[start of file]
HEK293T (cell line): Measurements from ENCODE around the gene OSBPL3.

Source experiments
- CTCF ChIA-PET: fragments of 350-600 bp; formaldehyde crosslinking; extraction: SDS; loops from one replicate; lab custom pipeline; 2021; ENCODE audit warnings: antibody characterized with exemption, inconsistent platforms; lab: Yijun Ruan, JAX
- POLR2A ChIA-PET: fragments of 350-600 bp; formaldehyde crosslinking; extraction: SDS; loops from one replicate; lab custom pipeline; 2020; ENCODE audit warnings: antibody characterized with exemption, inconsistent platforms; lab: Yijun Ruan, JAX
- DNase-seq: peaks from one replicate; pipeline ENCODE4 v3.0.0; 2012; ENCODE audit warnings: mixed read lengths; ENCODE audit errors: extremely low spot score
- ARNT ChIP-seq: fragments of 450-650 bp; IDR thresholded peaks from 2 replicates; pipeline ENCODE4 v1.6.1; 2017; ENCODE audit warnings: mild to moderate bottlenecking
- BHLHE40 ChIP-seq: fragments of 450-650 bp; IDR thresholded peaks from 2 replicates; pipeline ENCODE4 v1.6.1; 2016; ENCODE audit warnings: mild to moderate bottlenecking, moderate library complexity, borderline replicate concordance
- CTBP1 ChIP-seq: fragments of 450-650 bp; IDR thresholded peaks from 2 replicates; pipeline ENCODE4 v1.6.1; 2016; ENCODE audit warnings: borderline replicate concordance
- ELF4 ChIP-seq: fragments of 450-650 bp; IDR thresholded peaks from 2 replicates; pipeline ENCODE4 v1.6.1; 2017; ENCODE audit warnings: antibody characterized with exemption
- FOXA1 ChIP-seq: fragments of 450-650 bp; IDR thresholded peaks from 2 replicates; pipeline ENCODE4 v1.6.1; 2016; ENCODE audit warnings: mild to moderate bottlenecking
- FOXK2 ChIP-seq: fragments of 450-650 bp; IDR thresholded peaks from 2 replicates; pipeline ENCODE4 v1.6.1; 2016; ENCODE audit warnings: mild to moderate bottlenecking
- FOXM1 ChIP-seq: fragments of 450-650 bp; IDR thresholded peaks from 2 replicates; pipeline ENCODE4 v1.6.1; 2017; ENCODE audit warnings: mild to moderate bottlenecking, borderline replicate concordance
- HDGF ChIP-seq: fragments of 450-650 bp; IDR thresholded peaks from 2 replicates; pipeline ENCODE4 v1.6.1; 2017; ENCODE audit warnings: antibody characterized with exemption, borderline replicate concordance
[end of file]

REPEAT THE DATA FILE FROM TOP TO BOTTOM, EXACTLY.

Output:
HEK293T (cell line): Measurements from ENCODE around the gene OSBPL3.

Source experiments
- CTCF ChIA-PET: fragments of 350-600 bp; formaldehyde crosslinking; extraction: SDS; loops from one replicate; lab custom pipeline; 2021; ENCODE audit warnings: antibody characterized with exemption, inconsistent platforms; lab: Yijun Ruan, JAX
- POLR2A ChIA-PET: fragments of 350-600 bp; formaldehyde crosslinking; extraction: SDS; loops from one replicate; lab custom pipeline; 2020; ENCODE audit warnings: antibody characterized with exemption, inconsistent platforms; lab: Yijun Ruan, JAX
- DNase-seq: peaks from one replicate; pipeline ENCODE4 v3.0.0; 2012; ENCODE audit warnings: mixed read lengths; ENCODE audit errors: extremely low spot score
- ARNT ChIP-seq: fragments of 450-650 bp; IDR thresholded peaks from 2 replicates; pipeline ENCODE4 v1.6.1; 2017; ENCODE audit warnings: mild to moderate bottlenecking
- BHLHE40 ChIP-seq: fragments of 450-650 bp; IDR thresholded peaks from 2 replicates; pipeline ENCODE4 v1.6.1; 2016; ENCODE audit warnings: mild to moderate bottlenecking, moderate library complexity, borderline replicate concordance
- CTBP1 ChIP-seq: fragments of 450-650 bp; IDR thresholded peaks from 2 replicates; pipeline ENCODE4 v1.6.1; 2016; ENCODE audit warnings: borderline replicate concordance
- ELF4 ChIP-seq: fragments of 450-650 bp; IDR thresholded peaks from 2 replicates; pipeline ENCODE4 v1.6.1; 2017; ENCODE audit warnings: antibody characterized with exemption
- FOXA1 ChIP-seq: fragments of 450-650 bp; IDR thresholded peaks from 2 replicates; pipeline ENCODE4 v1.6.1; 2016; ENCODE audit warnings: mild to moderate bottlenecking
- FOXK2 ChIP-seq: fragments of 450-650 bp; IDR thresholded peaks from 2 replicates; pipeline ENCODE4 v1.6.1; 2016; ENCODE audit warnings: mild to moderate bottlenecking
- FOXM1 ChIP-seq: fragments of 450-650 bp; IDR thresholded peaks from 2 replicates; pipeline ENCODE4 v1.6.1; 2017; ENCODE audit warnings: mild to moderate bottlenecking, borderline replicate concordance
- HDGF ChIP-seq: fragments of 450-650 bp; IDR thresholded peaks from 2 replicates; pipeline ENCODE4 v1.6.1; 2017; ENCODE audit warnings: antibody characterized with exemption, borderline replicate concordance